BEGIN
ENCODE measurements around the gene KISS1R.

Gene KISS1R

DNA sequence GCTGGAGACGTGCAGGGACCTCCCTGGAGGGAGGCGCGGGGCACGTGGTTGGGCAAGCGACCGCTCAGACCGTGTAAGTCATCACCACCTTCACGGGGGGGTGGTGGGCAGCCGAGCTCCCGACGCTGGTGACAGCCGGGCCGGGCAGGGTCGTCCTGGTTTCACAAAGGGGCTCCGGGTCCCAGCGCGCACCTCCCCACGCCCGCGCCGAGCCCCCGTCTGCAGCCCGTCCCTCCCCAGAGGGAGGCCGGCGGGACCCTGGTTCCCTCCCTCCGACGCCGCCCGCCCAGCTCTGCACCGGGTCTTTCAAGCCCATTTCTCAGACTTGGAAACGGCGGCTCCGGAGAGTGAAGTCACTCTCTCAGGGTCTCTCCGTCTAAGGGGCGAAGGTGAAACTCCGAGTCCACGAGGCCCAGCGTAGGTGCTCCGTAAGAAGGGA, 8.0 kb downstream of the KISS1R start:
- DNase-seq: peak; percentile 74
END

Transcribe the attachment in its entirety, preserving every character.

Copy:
ENCODE measurements around the gene KISS1R.

Gene KISS1R

DNA sequence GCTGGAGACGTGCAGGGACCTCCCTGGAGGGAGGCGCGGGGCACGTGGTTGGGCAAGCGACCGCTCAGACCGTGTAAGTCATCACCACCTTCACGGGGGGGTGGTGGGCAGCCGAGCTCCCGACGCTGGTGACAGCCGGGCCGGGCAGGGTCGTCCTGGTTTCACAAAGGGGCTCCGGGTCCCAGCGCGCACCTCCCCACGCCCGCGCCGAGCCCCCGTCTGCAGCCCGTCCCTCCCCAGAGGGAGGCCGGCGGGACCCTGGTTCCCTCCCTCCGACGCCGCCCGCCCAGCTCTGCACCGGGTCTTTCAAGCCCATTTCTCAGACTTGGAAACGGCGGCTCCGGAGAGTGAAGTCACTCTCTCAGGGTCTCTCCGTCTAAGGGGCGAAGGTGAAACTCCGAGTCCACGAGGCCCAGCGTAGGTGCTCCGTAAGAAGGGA, 8.0 kb downstream of the KISS1R start:
- DNase-seq: peak; percentile 74